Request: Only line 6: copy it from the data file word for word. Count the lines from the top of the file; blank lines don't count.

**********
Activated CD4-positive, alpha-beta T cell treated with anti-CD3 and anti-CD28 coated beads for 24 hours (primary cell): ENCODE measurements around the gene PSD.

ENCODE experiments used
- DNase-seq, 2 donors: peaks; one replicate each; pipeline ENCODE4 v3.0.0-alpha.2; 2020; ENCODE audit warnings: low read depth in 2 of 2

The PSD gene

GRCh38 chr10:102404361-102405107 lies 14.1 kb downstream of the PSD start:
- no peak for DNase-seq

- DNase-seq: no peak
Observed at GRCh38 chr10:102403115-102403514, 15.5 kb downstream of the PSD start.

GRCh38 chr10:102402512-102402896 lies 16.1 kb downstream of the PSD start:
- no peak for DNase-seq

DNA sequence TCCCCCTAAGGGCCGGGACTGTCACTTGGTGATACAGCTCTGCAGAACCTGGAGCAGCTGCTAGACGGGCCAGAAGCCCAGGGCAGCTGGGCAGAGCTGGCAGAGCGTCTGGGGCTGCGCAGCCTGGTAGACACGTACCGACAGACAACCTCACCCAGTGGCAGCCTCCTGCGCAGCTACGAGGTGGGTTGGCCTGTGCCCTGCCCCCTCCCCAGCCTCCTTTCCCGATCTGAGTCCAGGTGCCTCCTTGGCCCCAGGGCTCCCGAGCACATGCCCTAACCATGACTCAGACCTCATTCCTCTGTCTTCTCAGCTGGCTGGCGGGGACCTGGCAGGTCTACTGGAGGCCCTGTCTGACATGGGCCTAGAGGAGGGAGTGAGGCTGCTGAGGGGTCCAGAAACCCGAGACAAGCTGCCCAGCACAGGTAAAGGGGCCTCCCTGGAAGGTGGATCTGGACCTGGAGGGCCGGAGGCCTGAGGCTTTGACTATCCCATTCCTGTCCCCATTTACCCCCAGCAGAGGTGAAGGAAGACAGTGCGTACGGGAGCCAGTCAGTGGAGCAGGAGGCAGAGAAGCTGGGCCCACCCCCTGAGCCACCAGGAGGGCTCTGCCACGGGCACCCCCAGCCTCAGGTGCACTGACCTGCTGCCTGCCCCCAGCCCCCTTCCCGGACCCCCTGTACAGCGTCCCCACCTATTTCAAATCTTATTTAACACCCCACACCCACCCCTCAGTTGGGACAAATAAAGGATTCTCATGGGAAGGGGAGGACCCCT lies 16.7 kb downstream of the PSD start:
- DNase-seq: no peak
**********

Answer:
- no peak for DNase-seq